EDINBURG — Despite a revelatory closing argument from the man’s attorney that included the introduction of new evidence, a jury could not come to an agreement on Juan Carlos Lara’s fate.
Lara walked out of court knowing that the long two-year process to get to this point would start all over from the beginning.
The trial was highlighted by the last-second introduction of evidence by the defense that showed a ballistic analysis of the casings found on the victim, Jaime Ramos, pointed to there being a second gun used in the shooting.
Both supporters of Lara and Ramos filed out soon after jurors told the court they could not come to a consensus.
The mistrial Friday afternoon came after jurors deliberated for more than eight hours — deliberations which began at least in part late Thursday afternoon after closing arguments.
The state, represented by Roxanna Salinas and Nick Moore, relied heavily on witness testimony to persuade jurors that Lara acted alone when he shot Ramos at point blank range in early 2015.
Prosecutors alleged that Lara, who they said had ties to drug trafficking organizations, shot Ramos twice at about 4 p.m. on Jan. 15, 2015, while he, his wife, and two young children sat inside a travel trailer.
Lara, the state alleges, shot Ramos’ as retribution for a load of marijuana Ramos lost — after weeks of threatening messages and phone calls from Lara.
The 31-year-old Lara fled into Mexico following the shooting, only to surrender to authorities more than a week later.
The prosecution’s case relied heavily testimony of Ramos’ wife, Maria Munoz, the only witness to the shooting.
Also to take the stand during the trial were neighbors, family, and friends of Ramos, who all in one form or another supported the state’s argument that a man named “Plomo,” who was known to many in the Palmview neighborhood, was the trigger man.
At first Muñoz testified she did not know who it was that shot her husband, and was unable provide police with a description of Lara — testimony corroborated by several law enforcement officials with Palmview Police who said the woman did not give a name or description.
When pressed by the state, Muñoz testified she didn’t know who shot her husband, but she figured it was Lara because Ramos had made her aware of the threats he received from a man named “Plomo.”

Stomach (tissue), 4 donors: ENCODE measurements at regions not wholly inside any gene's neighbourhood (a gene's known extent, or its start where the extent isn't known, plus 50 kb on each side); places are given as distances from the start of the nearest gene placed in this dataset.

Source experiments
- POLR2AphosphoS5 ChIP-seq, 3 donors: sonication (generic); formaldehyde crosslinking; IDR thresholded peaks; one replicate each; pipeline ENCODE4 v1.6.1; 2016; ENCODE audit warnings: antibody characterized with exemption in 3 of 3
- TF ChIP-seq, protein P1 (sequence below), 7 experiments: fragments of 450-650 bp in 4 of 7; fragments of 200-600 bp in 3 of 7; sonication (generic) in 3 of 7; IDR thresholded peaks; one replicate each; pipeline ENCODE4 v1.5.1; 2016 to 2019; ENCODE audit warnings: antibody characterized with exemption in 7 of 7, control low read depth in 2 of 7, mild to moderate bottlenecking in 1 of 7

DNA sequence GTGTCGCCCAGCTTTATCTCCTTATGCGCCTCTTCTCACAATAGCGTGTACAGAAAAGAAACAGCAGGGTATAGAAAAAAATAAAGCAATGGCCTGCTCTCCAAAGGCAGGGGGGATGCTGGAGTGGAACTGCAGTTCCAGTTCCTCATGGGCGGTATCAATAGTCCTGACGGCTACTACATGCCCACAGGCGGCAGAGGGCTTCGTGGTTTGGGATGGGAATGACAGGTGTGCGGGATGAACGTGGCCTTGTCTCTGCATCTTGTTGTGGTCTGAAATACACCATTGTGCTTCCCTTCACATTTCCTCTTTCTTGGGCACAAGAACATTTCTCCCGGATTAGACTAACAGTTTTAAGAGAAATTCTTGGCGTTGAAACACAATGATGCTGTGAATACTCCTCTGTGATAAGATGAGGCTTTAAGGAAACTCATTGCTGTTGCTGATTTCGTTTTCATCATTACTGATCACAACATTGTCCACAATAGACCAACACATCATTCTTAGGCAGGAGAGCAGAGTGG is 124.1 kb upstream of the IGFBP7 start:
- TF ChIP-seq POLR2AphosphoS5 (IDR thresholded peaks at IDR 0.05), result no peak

Salinas told jurors during closing Thursday, that it was true, Muñoz had never seen Lara before; but argued the trauma of witnessing her husband’s killing has remained with her, and with it the seared memory of Lara’s face.
Salinas did not address the second gun introduced by the defense, instead she nudged jurors to remember that Lara did not surrender for more than a week — plenty of time for him to cover his tracks, and flee.
The defense, represented by attorney O. Rene Flores and co-chair Regina Richardson, tried to poke holes in Muñoz’s account of the shooting, and pointed to multiple instances of how Palmview police bungled the case from the onset.
Muñoz also testified that she and her husband were daily users of synthetic marijuana, or Spice, a dangerous street drug known to cause hallucinations, and other mental deficiencies, a fact that the defense pounced on during closing — in an attempt to underscore how the state had bet their conviction on Ramos’ wife, and little else.
Highlighting Muñoz’s inconsistent testimony, first saying she knew who Lara was, despite never meeting him, the defense worked to show jurors how, despite the tragic circumstances, they should be resolute in finding their client not guilty.
Flores also reminded jurors of an anonymous call that police received days after a Lara’s surrender, where an unknown male alleged that two other people were responsible for the shooting death of Ramos, and how despite this tip, police did not thoroughly investigate this, because they already had Lara in custody. The defense cited this as an example of the police’s lack of diligence throughout the course of the case.
Ultimately the state’s lack of physical, biological, recovered fingerprints or DNA linking Lara to the crime, forced jurors to rely on Muñoz’s testimony — which may have been the state’s downfall.
A new court date was not immediately set.